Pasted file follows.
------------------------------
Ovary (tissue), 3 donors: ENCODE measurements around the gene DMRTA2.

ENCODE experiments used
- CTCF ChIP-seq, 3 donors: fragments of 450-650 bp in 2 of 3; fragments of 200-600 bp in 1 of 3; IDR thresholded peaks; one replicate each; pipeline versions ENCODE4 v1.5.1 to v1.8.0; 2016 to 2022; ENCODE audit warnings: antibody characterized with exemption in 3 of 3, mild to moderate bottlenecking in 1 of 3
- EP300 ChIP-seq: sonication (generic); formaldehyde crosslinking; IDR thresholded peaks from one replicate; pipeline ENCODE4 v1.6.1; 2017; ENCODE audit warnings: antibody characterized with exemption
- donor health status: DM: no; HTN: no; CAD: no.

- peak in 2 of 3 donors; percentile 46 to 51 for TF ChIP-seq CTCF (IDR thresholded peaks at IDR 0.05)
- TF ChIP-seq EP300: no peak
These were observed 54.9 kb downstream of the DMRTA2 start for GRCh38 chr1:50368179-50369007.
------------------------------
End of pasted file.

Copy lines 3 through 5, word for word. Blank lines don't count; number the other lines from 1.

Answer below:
- CTCF ChIP-seq, 3 donors: fragments of 450-650 bp in 2 of 3; fragments of 200-600 bp in 1 of 3; IDR thresholded peaks; one replicate each; pipeline versions ENCODE4 v1.5.1 to v1.8.0; 2016 to 2022; ENCODE audit warnings: antibody characterized with exemption in 3 of 3, mild to moderate bottlenecking in 1 of 3
- EP300 ChIP-seq: sonication (generic); formaldehyde crosslinking; IDR thresholded peaks from one replicate; pipeline ENCODE4 v1.6.1; 2017; ENCODE audit warnings: antibody characterized with exemption
- donor health status: DM: no; HTN: no; CAD: no.